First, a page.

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Are 3 cents worth an exodus from Verizon?

A few years in the technology world have made me believe that there is no such thing as a ‘happy customer’. There may be a temporarily satisfied one, but never happy. And that is exactly what Verizon realized, which has made them charge an increased ‘regulatory fee’ for their outgoing customers. It may just be a paltry 3 cents, from $0.13 to $0.16, but that allows you to get out of the Verizon contract early and not pay the dreaded Early Termination Fee (ETF).

Verizon thinks that if you can’t lure them, at least give them a decent goodbye. And that tactic might just work. Customers who stick to Verizon do so for a reason, because time and again they have proven to have the best coverage and fastest 4G in the country. And still if you aren’t satisfied, there is an easy exit at 3 cents, provided you want to take it.

You will need is to familiarize yourself with a clause in their contract called “material adverse change of contract”. This clause, according to the standard contract law, can render the contract void if you don’t agree with these changes. According to a customer who protested against the hike, Verizon said that the ‘regulatory fee’ is not something they charge, but it is levied by the government; which is absolutely false. This is charged as a sort of an exit fee by Verizon.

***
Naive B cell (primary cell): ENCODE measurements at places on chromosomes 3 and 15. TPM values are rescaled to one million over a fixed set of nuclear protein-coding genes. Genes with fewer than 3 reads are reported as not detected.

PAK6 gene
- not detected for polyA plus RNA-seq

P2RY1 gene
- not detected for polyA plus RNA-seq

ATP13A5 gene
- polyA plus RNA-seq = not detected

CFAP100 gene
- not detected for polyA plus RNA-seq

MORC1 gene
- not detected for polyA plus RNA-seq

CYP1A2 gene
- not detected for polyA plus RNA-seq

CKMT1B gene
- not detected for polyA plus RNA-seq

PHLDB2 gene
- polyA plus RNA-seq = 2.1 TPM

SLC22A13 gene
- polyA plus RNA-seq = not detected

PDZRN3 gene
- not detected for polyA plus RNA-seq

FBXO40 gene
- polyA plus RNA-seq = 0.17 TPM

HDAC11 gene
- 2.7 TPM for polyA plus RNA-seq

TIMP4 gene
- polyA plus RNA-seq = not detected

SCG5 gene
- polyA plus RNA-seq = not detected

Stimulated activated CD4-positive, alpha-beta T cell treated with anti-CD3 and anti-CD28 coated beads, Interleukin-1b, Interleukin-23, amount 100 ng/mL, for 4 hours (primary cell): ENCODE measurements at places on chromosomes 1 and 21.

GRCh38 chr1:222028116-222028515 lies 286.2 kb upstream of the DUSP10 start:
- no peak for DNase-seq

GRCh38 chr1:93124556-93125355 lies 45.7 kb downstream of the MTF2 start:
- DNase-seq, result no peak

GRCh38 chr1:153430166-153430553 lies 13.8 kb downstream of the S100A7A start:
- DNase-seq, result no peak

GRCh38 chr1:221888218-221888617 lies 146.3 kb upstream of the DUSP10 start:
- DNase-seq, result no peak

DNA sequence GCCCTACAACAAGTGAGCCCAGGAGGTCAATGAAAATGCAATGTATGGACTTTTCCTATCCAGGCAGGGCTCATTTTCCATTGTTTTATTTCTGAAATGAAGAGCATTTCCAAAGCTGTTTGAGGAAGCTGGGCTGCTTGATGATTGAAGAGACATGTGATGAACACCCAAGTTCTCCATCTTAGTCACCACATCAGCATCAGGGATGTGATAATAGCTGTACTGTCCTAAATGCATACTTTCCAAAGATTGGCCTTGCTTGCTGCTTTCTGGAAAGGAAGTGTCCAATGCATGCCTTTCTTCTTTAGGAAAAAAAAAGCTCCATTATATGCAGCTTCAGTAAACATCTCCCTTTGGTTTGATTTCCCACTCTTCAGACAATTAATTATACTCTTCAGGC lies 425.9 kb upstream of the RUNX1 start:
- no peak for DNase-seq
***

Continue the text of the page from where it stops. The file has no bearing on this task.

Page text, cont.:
While sticking firmly to your guns, you mustn’t be afraid of arguing with the Verizon reps, and going up to a Supervisor, and patiently waiting through their out-of-tune ‘hold’ music. You should tell them that this extra 3 cents is a materially adverse change to the contract. You can also check what Sprint, AT&T, T-Mobile, and even prepaid carriers like Cricket and MetroPCS have to offer, just to get a market survey.

To add to the 3 cent woes is also Verizon’s new data plans, which are a burden more than a plan. The 3 cent rise is so minuscule that it need not be worried about, but the hidden agenda is such that once customers quit over the unnecessary increase in an exit rate and leave the service; if they choose to come back to it, Verizon will put them on their data tiers, and not on the unlimited plans. So, even though it looks like Verizon is betting against itself, the truth is that it has long term plans for a long haul profit margin. So, if you take the plunge and exit Verizon, it is quite likely, knowing other cell service plans, that you will literally come crawling back to Verizon and pay back the 3 cents at a much higher price, along with your dignity.

To quote Verizon, “Can Verizon Wireless Change This Agreement or My Service? We may change prices or any other term of your Service or this agreement at any time, but we’ll provide notice first, including written notice if you have Postpay Service. If you use your Service after the change takes effect, that means you’re accepting the change. If you’re a Postpay customer and a change to your Plan or this agreement has a material adverse effect on you, you can cancel the line of Service that has been affected within 60 days of receiving the notice with no early termination fee”.

So be very careful what you decide to do, protest or meekly accept. And, if you have a better mind game to play on Verizon, feel free to share it with other users too.

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